Darrell Bain's Monthly Blog - November 2010
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Bainstorming: Darrell's Bain's Monthly Blog.
Responses to subjects brought up by this blog are welcome. I can be contacted by e-mailing me from my website.
Subjects this month: Best seller at Amazon, Poor Tonto, A Rare Pair, Quotes, Book Reviews, Comic Strips, Progress report, Exercise, Married couples & Quantum entanglement, Literary blindness, Excerpt from Altered Humans.
Best seller at Amazon
My latest book, Alien Enigma, written with Tony Teora, appeared on the Amazon science fiction best seller list a week after its publication as an ebook and even before the print version became available (which should be this month or early next month). As I write this, a couple of before the first of the month, Alien Enigma is still there among the top 100 best sellers in science fiction and fantasy, right along with the latest novels by such notable authors as David Weber and S.M. Stirling which are available in both print and ebook versions. I was very pleased to see this (and I have to admit, somewhat excited). Alien Enigma could be considered military science fiction but it has more to offer than simply a lot of fighting. The Enigma part of the title comes from the fact that very expensive spaceships are vanishing when they attempt to penetrate a certain star cluster. The navy’s latest and most powerful ship, the U.S.S.N. Doc Travis is called on to solve the mystery.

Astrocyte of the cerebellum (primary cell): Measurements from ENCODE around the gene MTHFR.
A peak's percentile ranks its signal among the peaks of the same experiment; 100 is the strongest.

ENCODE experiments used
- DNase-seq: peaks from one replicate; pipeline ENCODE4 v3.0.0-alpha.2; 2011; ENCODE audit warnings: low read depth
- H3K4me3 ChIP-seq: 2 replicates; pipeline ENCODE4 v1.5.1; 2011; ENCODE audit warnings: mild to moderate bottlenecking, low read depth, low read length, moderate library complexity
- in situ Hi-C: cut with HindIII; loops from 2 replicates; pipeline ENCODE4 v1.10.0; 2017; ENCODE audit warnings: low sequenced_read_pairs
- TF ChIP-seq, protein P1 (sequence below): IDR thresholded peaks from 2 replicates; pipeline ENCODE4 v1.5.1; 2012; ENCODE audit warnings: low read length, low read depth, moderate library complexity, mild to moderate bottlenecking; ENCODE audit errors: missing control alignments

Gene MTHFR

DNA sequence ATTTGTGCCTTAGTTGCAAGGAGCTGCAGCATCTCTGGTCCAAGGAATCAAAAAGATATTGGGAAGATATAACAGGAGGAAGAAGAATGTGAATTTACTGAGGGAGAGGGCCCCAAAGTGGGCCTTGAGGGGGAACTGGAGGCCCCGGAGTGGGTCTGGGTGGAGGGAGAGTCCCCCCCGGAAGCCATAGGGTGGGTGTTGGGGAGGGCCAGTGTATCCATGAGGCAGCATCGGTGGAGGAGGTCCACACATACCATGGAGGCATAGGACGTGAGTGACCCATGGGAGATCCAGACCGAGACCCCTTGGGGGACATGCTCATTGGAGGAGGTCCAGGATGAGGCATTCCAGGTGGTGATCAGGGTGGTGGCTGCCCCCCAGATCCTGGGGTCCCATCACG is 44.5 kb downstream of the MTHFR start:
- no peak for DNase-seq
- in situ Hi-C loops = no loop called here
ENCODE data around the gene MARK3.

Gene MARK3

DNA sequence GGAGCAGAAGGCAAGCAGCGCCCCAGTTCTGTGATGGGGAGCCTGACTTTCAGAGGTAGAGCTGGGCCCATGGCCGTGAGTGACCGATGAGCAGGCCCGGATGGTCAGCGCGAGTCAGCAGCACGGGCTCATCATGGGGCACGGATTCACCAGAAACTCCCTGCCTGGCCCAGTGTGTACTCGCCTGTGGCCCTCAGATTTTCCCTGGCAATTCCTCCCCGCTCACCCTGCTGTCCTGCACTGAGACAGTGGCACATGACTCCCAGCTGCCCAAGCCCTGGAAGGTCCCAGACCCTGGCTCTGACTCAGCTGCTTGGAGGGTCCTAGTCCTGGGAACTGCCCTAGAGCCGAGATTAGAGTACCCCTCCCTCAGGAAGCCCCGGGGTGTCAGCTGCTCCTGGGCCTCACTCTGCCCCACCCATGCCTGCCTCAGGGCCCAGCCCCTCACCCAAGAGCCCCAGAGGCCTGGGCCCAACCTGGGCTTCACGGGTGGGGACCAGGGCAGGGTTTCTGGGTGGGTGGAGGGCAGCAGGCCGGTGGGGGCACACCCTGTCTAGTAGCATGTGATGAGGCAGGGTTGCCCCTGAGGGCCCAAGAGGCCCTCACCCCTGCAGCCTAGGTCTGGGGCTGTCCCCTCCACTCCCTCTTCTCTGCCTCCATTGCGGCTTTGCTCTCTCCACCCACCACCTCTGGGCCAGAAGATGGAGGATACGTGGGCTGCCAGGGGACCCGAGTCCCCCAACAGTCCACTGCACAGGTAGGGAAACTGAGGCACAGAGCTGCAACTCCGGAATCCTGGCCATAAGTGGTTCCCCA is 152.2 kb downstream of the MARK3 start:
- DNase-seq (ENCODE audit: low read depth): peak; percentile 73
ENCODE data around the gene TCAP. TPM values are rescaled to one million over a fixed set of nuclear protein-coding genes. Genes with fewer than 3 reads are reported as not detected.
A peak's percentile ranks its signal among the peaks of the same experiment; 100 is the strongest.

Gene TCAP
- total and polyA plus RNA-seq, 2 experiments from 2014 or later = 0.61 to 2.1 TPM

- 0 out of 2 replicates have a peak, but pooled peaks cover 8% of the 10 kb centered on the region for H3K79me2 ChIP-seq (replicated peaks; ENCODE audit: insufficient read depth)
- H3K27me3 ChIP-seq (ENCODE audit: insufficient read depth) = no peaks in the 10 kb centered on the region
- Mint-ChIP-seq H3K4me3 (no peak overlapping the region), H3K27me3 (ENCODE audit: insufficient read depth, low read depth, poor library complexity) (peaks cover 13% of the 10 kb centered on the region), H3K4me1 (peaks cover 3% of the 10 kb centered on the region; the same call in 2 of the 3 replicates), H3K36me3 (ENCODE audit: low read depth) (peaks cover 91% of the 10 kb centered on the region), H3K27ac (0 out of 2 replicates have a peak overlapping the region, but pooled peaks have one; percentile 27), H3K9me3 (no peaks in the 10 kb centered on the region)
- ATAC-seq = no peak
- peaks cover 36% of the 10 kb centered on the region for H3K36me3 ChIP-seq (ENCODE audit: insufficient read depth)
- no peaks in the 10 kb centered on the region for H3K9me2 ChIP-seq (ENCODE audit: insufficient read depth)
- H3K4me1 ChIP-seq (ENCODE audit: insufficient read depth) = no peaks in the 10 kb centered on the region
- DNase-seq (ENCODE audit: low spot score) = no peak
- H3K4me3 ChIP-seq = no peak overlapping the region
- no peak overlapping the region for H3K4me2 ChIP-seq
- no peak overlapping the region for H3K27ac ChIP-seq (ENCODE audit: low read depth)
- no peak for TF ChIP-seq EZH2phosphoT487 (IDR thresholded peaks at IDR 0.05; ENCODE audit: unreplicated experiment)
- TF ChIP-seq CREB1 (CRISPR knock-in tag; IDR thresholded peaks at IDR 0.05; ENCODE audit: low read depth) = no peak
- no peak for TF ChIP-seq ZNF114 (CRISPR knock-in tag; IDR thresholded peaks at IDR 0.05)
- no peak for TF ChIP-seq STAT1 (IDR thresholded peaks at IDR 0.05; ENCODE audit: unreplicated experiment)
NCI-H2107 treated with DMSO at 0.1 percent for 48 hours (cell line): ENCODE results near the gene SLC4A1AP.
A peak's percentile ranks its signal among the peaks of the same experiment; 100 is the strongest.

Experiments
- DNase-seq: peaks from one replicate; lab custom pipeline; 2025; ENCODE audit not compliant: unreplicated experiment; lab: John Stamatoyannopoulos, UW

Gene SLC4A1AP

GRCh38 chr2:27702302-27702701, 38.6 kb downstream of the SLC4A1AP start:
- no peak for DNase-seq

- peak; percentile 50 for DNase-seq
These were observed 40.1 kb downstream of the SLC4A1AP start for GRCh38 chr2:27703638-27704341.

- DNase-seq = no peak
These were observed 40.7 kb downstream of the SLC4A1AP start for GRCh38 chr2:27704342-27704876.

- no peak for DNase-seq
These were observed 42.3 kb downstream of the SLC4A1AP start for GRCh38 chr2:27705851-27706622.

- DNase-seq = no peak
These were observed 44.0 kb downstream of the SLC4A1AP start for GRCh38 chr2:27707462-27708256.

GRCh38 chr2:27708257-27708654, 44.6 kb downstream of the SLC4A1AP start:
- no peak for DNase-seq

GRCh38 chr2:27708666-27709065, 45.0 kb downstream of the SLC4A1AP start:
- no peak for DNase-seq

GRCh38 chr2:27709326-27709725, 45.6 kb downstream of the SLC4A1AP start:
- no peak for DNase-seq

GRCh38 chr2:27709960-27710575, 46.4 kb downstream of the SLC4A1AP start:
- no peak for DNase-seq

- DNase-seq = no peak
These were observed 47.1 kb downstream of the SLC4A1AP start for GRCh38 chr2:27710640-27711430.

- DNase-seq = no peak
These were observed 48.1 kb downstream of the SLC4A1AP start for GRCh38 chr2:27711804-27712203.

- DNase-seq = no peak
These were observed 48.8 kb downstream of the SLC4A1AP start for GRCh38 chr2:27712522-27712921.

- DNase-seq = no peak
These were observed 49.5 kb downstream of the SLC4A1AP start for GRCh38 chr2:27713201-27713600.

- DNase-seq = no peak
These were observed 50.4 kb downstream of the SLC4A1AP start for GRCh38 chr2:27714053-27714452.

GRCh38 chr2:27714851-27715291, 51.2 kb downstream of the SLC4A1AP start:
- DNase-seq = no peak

Little idiot but lovable Tonto has back problems again, more severe this time. Betty and I are up all hours of the day and night with him, giving him meds and cleaning him (he’s incontinent right now) and trying to comfort him. Poor little fellow, he just doesn’t understand what’s happened to his back end where he can’t stand or walk. He does have about 10 or 15% of normal sensation which makes us hopeful he may recover. He came back from the last episode almost 100% but this looks to be a worst case than the previous one. We hope you all who have read about him will send some kind thoughts to the little fellow, along with the hope that he will walk again. I will update this next month.
A Rare Pair